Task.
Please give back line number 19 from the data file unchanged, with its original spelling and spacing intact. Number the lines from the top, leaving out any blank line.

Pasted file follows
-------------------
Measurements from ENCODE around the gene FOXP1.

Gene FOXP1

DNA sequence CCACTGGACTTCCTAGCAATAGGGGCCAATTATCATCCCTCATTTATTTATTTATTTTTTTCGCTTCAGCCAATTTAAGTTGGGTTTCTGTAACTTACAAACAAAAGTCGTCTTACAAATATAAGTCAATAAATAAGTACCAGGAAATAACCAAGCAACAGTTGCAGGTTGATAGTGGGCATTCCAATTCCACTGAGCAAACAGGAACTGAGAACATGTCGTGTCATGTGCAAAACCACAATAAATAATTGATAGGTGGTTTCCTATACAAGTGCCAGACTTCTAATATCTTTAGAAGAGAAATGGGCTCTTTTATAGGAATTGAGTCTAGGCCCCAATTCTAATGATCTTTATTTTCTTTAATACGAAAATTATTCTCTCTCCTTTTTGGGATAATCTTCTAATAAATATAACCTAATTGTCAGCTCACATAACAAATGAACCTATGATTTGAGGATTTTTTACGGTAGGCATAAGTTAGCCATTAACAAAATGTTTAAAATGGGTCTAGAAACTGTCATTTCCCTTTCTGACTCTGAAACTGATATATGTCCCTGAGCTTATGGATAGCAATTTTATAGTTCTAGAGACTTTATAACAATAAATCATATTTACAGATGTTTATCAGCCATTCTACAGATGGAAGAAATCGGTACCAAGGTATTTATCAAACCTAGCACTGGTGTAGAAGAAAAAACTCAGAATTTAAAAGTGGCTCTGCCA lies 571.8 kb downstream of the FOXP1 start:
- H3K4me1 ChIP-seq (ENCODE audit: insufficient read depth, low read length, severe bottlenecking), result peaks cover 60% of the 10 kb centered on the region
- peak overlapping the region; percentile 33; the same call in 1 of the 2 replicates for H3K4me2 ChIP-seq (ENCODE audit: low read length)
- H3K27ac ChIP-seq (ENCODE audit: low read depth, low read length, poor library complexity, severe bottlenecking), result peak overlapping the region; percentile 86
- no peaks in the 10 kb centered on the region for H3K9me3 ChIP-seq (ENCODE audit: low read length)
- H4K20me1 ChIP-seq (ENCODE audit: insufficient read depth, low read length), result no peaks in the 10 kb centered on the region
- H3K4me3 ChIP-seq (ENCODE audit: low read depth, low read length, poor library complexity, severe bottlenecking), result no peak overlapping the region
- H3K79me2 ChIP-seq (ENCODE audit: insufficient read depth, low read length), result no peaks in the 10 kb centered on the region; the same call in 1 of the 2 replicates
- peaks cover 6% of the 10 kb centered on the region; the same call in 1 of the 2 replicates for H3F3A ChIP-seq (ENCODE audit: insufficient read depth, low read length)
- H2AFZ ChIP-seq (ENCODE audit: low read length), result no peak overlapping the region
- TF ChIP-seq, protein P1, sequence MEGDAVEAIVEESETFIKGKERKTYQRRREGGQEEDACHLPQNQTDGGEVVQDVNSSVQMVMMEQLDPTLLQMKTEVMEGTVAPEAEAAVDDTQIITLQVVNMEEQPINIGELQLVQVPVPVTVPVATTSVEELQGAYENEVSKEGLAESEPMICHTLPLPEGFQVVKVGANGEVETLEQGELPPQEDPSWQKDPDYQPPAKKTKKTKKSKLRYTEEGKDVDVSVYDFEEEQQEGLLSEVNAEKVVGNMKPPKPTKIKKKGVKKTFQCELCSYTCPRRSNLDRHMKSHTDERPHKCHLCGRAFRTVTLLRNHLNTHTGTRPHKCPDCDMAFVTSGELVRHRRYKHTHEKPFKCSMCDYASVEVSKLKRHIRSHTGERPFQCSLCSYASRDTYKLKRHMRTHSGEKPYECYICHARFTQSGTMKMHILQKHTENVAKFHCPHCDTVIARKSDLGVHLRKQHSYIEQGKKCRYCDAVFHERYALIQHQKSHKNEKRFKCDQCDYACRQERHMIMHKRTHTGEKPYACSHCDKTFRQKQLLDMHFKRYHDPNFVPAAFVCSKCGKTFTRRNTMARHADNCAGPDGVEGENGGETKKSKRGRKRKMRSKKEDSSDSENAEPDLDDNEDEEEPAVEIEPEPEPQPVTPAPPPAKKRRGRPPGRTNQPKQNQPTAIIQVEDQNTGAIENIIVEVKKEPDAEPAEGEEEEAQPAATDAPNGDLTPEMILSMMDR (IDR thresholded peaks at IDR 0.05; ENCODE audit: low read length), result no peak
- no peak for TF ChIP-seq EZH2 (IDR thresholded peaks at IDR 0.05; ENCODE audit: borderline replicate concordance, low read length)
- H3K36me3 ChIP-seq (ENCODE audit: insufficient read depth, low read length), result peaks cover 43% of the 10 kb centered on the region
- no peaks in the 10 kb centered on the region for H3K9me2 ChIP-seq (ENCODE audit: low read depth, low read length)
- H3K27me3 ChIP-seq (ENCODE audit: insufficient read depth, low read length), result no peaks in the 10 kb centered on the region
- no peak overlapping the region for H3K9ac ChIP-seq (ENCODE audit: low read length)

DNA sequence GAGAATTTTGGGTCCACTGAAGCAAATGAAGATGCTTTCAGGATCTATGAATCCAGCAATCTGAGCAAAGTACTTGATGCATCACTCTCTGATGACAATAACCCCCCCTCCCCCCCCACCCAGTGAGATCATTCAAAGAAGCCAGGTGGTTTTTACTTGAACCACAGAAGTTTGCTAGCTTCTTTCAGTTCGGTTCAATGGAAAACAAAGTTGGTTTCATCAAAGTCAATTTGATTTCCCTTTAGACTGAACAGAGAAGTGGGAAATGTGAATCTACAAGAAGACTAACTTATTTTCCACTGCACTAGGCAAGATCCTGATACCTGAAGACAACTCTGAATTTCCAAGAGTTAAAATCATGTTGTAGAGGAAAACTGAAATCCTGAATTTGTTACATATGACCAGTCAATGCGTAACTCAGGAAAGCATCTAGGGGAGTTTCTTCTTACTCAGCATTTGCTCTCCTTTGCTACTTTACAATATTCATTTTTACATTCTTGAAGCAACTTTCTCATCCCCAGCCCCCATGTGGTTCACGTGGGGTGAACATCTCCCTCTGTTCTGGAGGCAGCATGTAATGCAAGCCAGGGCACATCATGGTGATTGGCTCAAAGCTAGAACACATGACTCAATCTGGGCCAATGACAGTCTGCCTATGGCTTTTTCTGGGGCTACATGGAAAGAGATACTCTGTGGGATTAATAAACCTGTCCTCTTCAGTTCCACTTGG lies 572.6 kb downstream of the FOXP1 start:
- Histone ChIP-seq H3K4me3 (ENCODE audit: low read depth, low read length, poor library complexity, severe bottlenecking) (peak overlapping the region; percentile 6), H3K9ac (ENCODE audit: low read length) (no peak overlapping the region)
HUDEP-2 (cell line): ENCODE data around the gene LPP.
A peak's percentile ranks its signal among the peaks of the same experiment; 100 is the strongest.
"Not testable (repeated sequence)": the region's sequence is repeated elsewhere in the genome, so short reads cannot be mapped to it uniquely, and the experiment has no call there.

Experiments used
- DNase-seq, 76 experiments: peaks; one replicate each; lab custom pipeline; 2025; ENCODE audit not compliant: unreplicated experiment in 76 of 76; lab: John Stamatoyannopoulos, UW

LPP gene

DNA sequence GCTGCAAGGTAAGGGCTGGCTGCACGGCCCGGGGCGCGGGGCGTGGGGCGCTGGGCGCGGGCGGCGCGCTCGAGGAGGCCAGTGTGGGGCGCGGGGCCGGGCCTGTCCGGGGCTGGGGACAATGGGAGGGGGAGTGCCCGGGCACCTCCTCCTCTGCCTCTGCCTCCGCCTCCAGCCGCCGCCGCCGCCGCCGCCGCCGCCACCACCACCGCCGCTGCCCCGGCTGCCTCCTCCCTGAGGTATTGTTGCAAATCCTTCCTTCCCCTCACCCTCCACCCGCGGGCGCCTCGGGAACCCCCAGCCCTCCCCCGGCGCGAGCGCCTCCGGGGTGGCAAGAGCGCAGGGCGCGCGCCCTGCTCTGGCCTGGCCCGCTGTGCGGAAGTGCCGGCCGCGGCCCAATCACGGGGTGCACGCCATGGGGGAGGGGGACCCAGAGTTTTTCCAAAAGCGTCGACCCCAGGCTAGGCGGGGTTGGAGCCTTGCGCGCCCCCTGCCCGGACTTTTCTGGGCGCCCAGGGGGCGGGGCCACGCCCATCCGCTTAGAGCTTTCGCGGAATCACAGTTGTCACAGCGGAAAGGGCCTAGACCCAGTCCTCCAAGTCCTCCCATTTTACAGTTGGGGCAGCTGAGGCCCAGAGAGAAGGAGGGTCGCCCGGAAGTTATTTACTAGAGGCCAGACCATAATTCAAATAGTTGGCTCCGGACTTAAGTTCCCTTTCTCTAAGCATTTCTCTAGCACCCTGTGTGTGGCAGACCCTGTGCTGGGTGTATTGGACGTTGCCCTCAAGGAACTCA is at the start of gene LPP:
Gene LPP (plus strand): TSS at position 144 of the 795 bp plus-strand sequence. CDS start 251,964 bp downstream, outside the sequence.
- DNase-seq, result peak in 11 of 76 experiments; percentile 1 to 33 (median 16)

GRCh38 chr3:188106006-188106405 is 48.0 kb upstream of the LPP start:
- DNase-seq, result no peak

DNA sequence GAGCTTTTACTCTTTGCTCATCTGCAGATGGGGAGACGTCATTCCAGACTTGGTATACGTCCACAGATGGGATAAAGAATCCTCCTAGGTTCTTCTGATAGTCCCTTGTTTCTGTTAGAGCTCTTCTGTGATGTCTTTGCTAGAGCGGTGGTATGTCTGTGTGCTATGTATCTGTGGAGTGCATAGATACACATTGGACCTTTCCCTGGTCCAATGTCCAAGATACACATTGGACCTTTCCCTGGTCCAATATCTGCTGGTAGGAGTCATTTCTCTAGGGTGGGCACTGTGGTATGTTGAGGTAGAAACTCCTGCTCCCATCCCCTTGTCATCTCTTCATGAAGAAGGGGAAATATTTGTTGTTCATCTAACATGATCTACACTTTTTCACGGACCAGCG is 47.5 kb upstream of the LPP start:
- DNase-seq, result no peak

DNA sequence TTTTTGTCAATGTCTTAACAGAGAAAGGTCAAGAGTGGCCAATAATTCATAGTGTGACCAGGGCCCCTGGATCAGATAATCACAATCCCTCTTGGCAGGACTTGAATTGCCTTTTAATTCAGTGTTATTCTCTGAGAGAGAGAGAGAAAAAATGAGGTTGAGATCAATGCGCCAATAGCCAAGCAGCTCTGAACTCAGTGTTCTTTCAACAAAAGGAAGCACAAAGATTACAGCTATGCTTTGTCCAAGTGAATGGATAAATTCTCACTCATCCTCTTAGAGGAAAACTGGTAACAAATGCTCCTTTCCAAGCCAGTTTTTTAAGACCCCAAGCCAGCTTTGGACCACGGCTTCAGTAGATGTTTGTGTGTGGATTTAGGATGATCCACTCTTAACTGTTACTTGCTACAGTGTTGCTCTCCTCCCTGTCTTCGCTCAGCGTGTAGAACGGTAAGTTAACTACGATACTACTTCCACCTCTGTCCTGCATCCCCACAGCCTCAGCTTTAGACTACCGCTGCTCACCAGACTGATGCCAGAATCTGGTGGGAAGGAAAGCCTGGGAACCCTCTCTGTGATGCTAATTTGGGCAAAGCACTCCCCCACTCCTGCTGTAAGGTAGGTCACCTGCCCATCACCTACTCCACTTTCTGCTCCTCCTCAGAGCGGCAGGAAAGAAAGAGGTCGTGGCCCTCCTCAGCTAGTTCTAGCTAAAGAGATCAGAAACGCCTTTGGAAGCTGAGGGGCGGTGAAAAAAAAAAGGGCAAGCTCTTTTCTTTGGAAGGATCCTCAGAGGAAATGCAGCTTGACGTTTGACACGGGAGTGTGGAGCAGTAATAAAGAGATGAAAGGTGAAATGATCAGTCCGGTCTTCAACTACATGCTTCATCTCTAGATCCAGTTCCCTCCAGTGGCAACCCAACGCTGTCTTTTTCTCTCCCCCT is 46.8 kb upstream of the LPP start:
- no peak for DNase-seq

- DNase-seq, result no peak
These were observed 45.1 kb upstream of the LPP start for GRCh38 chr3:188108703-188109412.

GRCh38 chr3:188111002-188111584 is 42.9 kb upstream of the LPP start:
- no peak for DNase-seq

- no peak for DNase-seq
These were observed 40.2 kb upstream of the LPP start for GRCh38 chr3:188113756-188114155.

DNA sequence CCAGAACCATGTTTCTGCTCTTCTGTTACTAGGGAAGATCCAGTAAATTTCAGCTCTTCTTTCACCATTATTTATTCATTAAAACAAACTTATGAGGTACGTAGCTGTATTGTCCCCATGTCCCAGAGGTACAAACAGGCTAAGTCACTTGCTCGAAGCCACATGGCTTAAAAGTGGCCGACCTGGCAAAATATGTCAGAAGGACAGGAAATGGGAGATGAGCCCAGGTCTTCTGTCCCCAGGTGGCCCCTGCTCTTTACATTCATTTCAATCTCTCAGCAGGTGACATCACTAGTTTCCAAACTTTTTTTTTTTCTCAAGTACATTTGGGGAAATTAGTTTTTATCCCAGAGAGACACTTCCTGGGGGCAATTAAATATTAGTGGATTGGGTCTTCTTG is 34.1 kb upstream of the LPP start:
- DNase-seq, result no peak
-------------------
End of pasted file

DNA sequence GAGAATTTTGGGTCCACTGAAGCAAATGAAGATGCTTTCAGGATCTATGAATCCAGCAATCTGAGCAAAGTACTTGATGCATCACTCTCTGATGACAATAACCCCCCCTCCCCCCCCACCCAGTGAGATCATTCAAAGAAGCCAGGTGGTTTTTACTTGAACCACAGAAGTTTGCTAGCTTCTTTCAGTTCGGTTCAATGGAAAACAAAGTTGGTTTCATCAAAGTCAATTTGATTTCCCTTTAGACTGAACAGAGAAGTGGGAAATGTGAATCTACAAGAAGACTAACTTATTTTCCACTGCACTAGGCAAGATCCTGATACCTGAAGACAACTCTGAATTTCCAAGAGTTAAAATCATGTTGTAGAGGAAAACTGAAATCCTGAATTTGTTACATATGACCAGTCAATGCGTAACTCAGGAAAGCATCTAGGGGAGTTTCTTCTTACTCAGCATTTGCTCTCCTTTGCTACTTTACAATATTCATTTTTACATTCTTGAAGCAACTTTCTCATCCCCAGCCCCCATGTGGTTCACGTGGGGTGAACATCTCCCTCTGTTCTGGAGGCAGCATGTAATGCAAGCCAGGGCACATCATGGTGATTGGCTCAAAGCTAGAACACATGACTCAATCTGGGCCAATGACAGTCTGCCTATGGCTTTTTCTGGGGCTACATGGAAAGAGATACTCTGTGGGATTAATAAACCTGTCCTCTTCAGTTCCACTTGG lies 572.6 kb downstream of the FOXP1 start: